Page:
If I recall correctly, there is (somewhere) an acknowledgement that the Test Suite is not intended to cater for everything that's possible with FreeBSD. Words to that effect.

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Larabel is a known Linux fanboi …

The word "Linux" is prominent in page titles, mission statement etc.. As far as I know, the Linux orientation – from around 2005 – was never a secret.

If Phoronix' guy were actually 'ignorant or uninterested in the BSDs', then Phoronix wouldn't have the 'BSD' tag even there. BSD-related news are not a very frequent occurrence at Phoronix, true. But then again, I have yet to see another site that is not a blog, and keeps up with BSD's at a similar (or faster) pace. I do agree that some benchmarking articles are not that well-written, and I sometimes have to make personal mental adjustments as I read through them.

IMHO FreeBSD-related news published by Phoronix compares favourably to what's published at e.g. <https://www.freebsd.org/news/>. Re: the official FreeBSD site,

Much of what's flashed is not truly news flash-worthy.

– newsflashes amongst the links at <https://www.freebsd.org/news/>.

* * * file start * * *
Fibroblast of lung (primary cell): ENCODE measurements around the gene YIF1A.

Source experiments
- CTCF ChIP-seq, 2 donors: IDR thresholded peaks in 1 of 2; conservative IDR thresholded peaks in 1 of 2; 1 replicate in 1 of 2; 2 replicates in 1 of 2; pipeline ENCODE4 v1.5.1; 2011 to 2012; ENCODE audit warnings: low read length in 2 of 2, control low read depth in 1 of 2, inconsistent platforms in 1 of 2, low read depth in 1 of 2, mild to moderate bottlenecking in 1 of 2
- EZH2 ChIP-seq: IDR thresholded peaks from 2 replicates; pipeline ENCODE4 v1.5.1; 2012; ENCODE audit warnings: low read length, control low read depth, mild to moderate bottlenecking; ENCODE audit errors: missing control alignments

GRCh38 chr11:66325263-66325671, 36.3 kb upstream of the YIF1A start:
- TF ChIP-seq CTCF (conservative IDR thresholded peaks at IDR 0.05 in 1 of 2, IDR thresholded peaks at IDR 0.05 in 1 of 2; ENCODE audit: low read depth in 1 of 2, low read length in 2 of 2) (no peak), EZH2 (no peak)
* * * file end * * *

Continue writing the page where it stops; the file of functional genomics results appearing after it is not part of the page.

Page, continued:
Phoronix Test Suite

I should encourage users (and readers) to participate here:

Phoronix Test Suite - Phoronix Forums

The description at <https://www.freshports.org/benchmarks/phoronix-test-suite/#description> originated in 2010.



Last but not least, Phoronix Forums discussion of the article linked from the opening post:

<https://www.phoronix.com/forums/forum/software/bsd-mac-os-x-hurd-others/1237711>
 

grahamperrin

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Jose

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I should encourage users (and readers) to participate here:

Phoronix Test Suite - Phoronix Forums

The description at <https://www.freshports.org/benchmarks/phoronix-test-suite/#description> originated in 2010.



Last but not least, Phoronix Forums discussion of the article linked from the opening post:

<https://www.phoronix.com/forums/forum/software/bsd-mac-os-x-hurd-others/1237711>
Yeah, no thanks. No way am I going swimming in those troll-infested waters.
 

astyle

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Yeah, no thanks. No way am I going swimming in those troll-infested waters.
FreeBSD forums have their share of trolls, too. Good to know that the PTS suite is available as a FreeBSD port. So now it's a matter of figuring out how to run PTS on FreeBSD, or at least learning how to use openbenchmarking.org to harvest the data to back up the outlandish-sounding claims about FreeBSD performance.
 

drhowarddrfine

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FreeBSD forums have their share of trolls, too.

You get the occasional one who quickly gets slammed on his back. Then banned but not as quick as I would hope. This forum is nowhere for trolls compared to any other forum.